UCT-2 Deploys to Commander, Fleet Activities Yokosuka

March 12, 2021 | By whitney.deloach
Story by Emily Murphy, Commander, Fleet Activities Yokosuka

The Navy s Underwater Construction Team (UCT) 2 Construction Dive Detachment Bravo (CDD/B) deployed to Commander, Fleet Activities Yokosuka (CFAY) Feb. 15 through 24, as part of their regularly scheduled deployment to the Indo-Pacom Region. CFAY was the first stop on a three-stop deployment for the Port Hueneme, Calif.-based UCT 2.

While onboard CFAY, UCT 2 conducted an inspection and assessment of one of the fleet mooring buoys, removed a sunken paint barge from Truman Bay, and installed zinc anodes under the Harbor Master Pier.

18820
200304-N-LZ119-0003 YOKOSUKA, Japan (March 4, 2021) - Construction Mechanic 2nd Class Lucas Jackson connects a GR29 grinder with a barnacle buster attachment to a “working line” in order to assist with the transit to and from the underwater jobsite at Commander, Fleet Activities Yokosuka (CFAY). The grinder is used to clear marine growth and rust from the steel piles in order to weld large zinc anodes to the support structures of the Harbor Master Pier. Seabee Divers work in almost any underwater condition, ranging from the clear, warm, open-water jobsites of Key West, Fla., to the icy and black waters of Greenland. For more than 75 years, CFAY has provided, maintained and operated base facilities and services in support of the U.S. 7th fleet's forward-deployed naval forces, tenant commands, and thousands of military and civilian personnel and their families. (U.S. Navy photo by Utilitiesman 1st Class Travis Kearns)
18820
200304-N-LZ119-0003
200304-N-LZ119-0003 YOKOSUKA, Japan (March 4, 2021) - Construction Mechanic 2nd Class Lucas Jackson connects a GR29 grinder with a barnacle buster attachment to a “working line” in order to assist with the transit to and from the underwater jobsite at Commander, Fleet Activities Yokosuka (CFAY). The grinder is used to clear marine growth and rust from the steel piles in order to weld large zinc anodes to the support structures of the Harbor Master Pier. Seabee Divers work in almost any underwater condition, ranging from the clear, warm, open-water jobsites of Key West, Fla., to the icy and black waters of Greenland. For more than 75 years, CFAY has provided, maintained and operated base facilities and services in support of the U.S. 7th fleet's forward-deployed naval forces, tenant commands, and thousands of military and civilian personnel and their families. (U.S. Navy photo by Utilitiesman 1st Class Travis Kearns)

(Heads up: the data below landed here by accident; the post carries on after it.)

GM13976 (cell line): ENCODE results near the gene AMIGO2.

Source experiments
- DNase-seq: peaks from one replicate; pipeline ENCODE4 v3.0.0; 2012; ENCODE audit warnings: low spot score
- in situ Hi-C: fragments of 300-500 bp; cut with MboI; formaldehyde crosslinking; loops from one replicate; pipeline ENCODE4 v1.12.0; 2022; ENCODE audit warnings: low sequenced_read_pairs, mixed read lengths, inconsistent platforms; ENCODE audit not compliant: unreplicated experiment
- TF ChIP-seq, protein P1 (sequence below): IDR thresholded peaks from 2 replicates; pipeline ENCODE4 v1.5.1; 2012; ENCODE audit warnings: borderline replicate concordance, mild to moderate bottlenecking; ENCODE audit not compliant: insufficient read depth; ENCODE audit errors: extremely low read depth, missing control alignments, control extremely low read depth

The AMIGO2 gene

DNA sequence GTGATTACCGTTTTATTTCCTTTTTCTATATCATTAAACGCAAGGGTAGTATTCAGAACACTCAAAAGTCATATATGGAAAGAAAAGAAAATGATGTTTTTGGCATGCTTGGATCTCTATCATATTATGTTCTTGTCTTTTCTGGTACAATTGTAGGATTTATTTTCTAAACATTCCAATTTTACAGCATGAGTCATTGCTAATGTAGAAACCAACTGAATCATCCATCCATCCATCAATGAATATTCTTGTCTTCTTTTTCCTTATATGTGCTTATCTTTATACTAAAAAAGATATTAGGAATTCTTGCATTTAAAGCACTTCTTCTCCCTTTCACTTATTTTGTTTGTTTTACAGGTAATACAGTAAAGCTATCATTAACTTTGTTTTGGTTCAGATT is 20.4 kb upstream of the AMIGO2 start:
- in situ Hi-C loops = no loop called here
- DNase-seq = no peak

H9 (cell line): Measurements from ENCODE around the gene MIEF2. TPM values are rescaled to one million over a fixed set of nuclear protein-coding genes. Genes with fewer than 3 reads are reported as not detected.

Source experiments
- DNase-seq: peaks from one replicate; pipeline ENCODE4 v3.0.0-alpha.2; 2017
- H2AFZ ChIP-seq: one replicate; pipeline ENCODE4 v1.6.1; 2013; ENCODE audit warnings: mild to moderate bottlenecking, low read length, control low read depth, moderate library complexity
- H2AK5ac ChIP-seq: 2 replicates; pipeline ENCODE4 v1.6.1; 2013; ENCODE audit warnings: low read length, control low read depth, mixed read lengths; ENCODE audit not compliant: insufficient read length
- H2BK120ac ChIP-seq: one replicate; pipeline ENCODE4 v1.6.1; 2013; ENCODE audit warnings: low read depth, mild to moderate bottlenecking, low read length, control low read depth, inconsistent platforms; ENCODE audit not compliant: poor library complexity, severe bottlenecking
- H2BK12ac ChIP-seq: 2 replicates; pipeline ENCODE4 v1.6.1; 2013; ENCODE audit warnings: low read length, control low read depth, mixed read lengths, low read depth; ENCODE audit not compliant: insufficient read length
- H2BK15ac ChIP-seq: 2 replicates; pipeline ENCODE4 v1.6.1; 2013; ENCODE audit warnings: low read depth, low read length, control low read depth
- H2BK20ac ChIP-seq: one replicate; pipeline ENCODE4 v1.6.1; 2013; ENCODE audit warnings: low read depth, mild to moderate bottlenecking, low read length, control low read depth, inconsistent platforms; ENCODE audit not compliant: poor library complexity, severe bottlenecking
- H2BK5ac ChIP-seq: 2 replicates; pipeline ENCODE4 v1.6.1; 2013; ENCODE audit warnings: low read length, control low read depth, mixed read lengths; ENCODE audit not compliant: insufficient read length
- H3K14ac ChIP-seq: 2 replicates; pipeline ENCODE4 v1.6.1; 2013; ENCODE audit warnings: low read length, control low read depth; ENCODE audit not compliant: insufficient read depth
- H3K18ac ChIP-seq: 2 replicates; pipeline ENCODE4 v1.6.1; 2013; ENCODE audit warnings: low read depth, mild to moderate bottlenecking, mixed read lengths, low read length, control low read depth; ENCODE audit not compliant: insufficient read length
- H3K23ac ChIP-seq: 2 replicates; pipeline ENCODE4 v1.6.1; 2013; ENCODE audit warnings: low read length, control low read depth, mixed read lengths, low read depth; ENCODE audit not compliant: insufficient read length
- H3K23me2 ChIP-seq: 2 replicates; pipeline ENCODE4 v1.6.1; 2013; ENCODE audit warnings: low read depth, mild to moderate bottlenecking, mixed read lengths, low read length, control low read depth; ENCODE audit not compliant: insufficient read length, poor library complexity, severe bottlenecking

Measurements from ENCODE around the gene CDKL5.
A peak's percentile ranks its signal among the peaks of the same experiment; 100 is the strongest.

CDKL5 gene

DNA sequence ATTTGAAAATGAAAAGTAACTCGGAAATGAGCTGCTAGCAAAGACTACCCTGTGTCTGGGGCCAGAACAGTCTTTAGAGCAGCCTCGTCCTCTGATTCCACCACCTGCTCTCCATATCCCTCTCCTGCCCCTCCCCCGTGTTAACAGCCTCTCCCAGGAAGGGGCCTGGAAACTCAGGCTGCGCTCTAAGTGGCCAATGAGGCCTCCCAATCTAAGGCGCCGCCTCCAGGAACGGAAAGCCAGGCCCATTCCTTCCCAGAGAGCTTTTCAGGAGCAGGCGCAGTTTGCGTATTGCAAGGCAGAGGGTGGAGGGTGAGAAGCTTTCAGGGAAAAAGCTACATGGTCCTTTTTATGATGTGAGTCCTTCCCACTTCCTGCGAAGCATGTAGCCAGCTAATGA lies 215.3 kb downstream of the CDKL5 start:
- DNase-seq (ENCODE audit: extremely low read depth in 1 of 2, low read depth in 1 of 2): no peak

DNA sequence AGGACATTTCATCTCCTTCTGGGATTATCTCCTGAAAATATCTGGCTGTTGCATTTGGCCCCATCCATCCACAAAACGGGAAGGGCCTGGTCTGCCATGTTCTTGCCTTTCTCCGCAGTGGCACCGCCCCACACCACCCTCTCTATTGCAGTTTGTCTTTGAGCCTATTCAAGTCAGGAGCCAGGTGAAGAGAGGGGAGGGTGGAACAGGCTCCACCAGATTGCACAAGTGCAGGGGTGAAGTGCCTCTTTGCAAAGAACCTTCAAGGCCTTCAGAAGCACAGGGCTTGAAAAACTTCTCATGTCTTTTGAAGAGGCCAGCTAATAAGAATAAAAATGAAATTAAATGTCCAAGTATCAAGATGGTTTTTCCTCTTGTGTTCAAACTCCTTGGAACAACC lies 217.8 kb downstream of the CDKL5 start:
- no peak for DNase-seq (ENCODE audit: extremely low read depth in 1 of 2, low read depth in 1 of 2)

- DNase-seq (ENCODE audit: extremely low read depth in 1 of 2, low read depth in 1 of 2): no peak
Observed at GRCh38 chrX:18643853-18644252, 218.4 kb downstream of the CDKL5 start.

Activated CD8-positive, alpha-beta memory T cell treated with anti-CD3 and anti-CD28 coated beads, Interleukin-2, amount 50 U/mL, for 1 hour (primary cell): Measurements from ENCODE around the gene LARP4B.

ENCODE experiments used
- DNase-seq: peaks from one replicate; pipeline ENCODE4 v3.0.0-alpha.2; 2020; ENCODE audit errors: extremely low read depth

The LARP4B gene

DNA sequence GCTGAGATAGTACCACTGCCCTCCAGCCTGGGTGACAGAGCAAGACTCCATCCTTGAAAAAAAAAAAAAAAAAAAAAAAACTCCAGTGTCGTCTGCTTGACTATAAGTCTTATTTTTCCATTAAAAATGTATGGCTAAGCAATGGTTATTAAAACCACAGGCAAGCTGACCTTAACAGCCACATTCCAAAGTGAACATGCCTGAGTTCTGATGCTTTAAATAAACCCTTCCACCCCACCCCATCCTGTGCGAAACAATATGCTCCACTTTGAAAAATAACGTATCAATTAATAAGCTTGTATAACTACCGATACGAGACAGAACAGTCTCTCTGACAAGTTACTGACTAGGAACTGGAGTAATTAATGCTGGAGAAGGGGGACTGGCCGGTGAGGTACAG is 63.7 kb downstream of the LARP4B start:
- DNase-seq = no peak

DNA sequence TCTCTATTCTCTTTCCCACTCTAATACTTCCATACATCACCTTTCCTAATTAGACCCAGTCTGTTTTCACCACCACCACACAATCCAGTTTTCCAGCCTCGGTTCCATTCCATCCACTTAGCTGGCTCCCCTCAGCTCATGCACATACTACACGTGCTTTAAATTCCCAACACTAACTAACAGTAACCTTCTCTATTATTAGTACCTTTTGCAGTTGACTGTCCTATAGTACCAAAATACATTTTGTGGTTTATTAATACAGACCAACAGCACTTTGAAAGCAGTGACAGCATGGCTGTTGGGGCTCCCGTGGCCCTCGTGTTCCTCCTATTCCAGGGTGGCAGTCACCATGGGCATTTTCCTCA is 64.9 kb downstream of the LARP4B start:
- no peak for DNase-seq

VIRIN: 210312-N-ZY182-8820

Construction Dive Detachment Bravo completed critical waterfront infrastructure repairs and maintenance, said Chief Steel Worker Jacob Scarlett, assistant officer in charge of CDD/B. [These repairs and maintenance] allowed for continued safe usage of U.S. Navy 7th Fleet ships.

In order to address an emergent need, UCT 2 was tasked with removing a sunken paint barge.

For the better part of a decade, a sunken paint float at the terminus of a boat ram has reduced the navigable depth for small craft, said Lt. Cmdr. Shawn Madsen, harbor movements officer at CFAY. UCT 2 divers used all techniques as their disposal to restore buoyancy to the paint float and bring it into a position where it could be dismantled and disposed of.

They conducted an underwater welding job by creating a temporary patch on the barge, then pumped the barge with compressed air to drain the water, and floated the barge to the surface before it was pushed to the boat ramp.

Raising the sunken paint float was the most satisfying, said Scarlett. The detachment was a huge part of the removal of a navigational hazard for security vessels. The dive team attached four, 2,000-pound lift bags on the sunken obstruction and utilized underwater jetting techniques to successfully clear the buried obstruction. Then UCT divers patched a giant hole in the structure by welding multiple steel plates that allowed the structure to hold air. Air was then pumped in using air compressors and the paint float slowly raised to the surface. Port Ops tugs arrived on scene and the paint float was successfully towed to a safe area.

Their final project involved the installation of 16, 250-pound zinc anodes, a type of sacrificial anode used to prevent corrosion, onto steel piles under the Harbor Master Pier. The work is part of an ongoing maintenance and improvement project on the pier, according to Madsen. The anodes needed to be welded on underwater and significantly increased the lifespan of the piles and the pier. To weld the anodes, UTC 2 divers used underwater welding techniques developed and perfected by the Underwater Construction Teams.